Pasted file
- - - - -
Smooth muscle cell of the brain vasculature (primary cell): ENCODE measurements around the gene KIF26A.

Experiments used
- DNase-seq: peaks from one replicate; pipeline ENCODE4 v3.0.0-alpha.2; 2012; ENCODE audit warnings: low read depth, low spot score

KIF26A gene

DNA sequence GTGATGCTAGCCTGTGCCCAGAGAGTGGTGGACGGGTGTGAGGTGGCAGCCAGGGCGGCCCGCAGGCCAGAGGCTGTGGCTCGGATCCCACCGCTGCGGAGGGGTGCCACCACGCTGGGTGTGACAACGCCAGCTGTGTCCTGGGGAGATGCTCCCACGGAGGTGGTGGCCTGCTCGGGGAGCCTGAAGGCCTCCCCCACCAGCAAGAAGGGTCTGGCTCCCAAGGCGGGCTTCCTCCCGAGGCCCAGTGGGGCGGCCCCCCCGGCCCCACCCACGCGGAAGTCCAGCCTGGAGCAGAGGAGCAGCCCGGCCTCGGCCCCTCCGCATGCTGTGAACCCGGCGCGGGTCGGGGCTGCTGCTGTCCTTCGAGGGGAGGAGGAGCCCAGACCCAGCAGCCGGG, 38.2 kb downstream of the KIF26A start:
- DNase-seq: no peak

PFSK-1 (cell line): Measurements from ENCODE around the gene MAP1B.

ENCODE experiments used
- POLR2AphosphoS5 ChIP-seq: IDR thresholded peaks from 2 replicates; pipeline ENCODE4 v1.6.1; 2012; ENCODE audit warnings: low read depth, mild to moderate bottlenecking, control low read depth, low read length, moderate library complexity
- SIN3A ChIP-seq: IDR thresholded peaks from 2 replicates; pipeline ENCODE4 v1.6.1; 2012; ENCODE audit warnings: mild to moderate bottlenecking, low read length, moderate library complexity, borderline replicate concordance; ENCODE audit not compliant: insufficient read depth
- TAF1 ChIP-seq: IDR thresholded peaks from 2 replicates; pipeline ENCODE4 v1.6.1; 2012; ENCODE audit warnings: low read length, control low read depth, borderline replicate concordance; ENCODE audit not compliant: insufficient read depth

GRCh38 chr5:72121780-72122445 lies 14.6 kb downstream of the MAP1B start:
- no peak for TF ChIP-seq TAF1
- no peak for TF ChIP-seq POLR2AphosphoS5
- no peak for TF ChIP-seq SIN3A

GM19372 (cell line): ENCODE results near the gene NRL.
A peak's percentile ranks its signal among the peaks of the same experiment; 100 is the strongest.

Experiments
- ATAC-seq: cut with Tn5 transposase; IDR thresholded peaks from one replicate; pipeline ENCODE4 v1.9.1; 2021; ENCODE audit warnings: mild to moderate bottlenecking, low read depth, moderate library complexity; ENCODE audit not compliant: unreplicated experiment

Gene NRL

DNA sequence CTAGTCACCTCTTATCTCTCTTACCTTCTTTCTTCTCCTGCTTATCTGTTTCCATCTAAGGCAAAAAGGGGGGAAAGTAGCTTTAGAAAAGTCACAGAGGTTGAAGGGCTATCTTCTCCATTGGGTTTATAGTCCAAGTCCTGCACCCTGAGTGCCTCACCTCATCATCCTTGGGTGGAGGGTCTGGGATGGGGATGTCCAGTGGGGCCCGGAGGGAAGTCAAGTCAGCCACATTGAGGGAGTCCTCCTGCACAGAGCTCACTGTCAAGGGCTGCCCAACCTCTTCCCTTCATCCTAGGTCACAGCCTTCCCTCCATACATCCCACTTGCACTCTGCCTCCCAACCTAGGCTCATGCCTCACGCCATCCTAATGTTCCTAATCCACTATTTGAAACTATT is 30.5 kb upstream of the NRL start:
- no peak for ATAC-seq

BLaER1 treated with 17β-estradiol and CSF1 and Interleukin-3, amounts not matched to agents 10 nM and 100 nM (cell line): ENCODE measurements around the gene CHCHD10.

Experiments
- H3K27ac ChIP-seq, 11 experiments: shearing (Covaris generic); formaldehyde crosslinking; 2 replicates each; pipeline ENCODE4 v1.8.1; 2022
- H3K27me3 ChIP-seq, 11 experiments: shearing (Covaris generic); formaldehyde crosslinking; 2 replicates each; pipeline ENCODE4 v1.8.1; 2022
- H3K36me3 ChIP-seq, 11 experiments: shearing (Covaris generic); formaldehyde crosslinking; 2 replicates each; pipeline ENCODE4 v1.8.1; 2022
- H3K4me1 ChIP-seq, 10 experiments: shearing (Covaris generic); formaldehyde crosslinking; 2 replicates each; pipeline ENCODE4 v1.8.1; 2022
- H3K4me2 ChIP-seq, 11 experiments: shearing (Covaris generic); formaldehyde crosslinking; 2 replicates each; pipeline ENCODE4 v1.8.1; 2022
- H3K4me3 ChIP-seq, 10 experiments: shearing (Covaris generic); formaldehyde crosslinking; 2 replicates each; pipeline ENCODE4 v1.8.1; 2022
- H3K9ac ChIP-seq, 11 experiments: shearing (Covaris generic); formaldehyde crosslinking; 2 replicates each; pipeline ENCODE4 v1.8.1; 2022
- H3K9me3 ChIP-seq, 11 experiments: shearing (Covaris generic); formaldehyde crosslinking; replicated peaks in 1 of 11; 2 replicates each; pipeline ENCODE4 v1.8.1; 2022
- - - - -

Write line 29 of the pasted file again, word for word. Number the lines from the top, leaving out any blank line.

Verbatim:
- H3K4me2 ChIP-seq, 11 experiments: shearing (Covaris generic); formaldehyde crosslinking; 2 replicates each; pipeline ENCODE4 v1.8.1; 2022